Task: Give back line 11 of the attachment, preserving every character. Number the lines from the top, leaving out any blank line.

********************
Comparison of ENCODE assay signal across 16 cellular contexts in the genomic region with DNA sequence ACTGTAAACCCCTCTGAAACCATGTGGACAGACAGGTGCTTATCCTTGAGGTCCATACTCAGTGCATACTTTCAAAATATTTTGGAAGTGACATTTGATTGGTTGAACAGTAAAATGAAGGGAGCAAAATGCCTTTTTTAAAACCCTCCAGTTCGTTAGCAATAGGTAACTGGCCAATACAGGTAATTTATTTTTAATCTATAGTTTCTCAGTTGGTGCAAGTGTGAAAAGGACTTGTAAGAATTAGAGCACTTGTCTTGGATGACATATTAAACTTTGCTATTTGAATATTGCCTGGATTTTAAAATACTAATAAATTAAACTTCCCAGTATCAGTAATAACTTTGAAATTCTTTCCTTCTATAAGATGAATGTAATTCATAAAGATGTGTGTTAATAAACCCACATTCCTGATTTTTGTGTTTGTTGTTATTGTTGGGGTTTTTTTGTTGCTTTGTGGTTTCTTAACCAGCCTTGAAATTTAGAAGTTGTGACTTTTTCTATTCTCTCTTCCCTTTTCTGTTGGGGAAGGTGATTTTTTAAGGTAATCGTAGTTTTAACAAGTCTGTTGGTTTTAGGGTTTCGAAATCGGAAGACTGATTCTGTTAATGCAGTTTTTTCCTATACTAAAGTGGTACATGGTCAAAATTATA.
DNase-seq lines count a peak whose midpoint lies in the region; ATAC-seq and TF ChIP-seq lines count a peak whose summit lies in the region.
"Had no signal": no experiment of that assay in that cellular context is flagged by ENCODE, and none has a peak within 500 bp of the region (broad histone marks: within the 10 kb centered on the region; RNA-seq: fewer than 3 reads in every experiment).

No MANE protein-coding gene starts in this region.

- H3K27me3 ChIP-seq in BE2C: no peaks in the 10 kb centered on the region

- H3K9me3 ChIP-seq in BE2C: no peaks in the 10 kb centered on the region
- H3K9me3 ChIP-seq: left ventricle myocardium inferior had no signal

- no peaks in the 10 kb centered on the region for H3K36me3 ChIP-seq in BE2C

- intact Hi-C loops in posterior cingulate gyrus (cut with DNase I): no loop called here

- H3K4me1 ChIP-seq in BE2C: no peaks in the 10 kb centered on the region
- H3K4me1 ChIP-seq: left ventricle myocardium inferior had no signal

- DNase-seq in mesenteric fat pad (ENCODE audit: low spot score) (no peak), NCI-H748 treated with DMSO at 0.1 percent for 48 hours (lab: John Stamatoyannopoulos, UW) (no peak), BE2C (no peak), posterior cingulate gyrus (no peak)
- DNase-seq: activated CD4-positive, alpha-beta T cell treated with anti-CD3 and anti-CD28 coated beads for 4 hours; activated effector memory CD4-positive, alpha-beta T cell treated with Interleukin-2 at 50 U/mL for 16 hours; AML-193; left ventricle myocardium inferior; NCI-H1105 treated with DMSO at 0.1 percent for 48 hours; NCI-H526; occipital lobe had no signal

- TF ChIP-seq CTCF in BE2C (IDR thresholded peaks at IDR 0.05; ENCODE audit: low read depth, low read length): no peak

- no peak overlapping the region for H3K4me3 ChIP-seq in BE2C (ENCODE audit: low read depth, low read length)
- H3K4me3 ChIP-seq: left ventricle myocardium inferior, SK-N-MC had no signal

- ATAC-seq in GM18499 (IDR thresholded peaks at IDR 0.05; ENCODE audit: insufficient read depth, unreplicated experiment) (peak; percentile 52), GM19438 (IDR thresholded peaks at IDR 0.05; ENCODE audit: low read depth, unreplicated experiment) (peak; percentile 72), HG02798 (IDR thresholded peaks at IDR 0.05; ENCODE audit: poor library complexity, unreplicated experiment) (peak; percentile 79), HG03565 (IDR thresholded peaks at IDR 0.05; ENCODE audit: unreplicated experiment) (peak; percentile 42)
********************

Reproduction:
- H3K4me1 ChIP-seq: left ventricle myocardium inferior had no signal